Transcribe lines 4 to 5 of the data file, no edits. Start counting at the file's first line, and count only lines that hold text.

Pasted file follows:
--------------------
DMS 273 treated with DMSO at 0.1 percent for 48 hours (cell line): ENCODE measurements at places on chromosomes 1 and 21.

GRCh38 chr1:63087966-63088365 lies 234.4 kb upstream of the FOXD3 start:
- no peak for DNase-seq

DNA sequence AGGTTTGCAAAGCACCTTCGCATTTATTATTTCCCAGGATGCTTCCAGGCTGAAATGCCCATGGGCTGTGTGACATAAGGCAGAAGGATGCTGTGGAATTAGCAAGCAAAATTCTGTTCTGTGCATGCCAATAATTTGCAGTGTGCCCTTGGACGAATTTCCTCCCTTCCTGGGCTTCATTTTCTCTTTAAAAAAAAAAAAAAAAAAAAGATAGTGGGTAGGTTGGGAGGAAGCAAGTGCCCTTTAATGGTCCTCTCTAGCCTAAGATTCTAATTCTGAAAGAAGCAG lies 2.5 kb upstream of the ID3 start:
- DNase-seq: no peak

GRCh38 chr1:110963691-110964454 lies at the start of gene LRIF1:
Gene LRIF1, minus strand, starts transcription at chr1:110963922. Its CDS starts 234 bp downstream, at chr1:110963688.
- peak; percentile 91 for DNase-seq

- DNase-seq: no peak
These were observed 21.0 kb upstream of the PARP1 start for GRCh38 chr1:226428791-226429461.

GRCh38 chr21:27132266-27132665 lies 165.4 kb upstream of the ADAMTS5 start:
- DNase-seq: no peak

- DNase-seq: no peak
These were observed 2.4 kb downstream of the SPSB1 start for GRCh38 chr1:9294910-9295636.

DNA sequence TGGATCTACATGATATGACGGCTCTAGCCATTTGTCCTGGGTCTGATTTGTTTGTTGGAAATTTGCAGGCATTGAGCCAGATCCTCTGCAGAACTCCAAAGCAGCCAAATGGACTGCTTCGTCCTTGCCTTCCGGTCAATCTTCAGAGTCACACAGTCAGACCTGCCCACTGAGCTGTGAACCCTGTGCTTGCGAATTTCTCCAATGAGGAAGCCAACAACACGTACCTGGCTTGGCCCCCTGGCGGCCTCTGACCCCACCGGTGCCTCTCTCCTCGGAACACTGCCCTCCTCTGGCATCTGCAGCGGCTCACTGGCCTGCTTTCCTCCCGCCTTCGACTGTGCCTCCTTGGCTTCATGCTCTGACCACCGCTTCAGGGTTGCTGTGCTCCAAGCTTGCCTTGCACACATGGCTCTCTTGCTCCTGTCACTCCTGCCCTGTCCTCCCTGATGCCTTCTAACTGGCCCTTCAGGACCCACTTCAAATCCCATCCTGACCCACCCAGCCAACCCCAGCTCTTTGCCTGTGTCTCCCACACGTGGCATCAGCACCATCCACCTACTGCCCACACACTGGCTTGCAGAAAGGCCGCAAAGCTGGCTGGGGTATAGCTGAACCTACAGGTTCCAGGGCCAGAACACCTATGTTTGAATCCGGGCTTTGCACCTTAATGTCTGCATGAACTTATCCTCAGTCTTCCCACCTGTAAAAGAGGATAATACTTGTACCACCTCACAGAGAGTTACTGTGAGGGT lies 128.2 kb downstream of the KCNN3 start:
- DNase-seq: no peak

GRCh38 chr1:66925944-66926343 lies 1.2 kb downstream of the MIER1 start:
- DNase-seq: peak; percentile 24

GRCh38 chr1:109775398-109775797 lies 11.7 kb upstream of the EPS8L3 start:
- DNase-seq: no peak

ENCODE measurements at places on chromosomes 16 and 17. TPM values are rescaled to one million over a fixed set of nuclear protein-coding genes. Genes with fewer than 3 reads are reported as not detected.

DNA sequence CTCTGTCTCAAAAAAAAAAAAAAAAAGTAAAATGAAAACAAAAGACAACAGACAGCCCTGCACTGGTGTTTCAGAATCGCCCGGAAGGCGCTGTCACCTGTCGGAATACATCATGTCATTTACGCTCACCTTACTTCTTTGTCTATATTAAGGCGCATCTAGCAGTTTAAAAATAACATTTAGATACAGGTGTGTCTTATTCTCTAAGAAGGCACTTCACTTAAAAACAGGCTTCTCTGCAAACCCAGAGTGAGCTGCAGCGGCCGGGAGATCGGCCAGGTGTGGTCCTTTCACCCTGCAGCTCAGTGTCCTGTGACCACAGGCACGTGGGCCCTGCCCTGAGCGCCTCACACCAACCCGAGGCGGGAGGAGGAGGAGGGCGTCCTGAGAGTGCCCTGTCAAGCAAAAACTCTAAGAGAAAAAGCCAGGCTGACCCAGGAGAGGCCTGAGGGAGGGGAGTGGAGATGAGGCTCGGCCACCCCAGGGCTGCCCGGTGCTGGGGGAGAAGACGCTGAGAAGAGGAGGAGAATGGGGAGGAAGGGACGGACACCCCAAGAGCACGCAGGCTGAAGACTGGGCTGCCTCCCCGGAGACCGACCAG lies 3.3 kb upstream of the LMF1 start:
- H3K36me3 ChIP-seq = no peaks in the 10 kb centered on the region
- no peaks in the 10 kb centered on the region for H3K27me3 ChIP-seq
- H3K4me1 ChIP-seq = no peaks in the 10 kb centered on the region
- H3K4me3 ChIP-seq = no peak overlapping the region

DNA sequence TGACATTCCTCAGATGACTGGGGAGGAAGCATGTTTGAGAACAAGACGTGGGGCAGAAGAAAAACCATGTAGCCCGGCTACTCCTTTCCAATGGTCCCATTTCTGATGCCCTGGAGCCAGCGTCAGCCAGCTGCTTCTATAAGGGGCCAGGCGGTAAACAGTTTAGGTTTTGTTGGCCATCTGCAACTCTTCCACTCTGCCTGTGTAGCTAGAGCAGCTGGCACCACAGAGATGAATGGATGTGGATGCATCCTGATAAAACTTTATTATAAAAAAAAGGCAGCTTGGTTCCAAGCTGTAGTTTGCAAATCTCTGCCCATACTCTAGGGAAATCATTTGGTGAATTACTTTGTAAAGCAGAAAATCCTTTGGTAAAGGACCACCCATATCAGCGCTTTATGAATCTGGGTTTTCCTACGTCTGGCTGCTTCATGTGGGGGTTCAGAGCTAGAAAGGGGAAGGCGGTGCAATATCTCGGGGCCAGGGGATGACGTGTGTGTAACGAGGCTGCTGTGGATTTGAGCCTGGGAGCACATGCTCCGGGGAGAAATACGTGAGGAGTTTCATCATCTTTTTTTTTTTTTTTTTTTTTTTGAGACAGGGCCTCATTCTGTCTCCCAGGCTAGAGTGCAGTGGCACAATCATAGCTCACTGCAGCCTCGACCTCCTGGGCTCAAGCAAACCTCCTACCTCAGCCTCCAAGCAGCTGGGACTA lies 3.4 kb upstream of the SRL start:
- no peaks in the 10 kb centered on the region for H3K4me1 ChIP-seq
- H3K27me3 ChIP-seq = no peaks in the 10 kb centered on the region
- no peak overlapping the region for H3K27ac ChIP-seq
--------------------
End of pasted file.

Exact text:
DNA sequence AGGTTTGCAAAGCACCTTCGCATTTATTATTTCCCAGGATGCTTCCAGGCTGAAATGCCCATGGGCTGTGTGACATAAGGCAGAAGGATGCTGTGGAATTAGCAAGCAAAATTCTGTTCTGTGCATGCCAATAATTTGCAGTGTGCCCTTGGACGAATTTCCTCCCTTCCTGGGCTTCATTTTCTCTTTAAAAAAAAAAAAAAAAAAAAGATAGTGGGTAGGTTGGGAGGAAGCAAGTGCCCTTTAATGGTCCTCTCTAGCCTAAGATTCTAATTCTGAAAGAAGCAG lies 2.5 kb upstream of the ID3 start:
- DNase-seq: no peak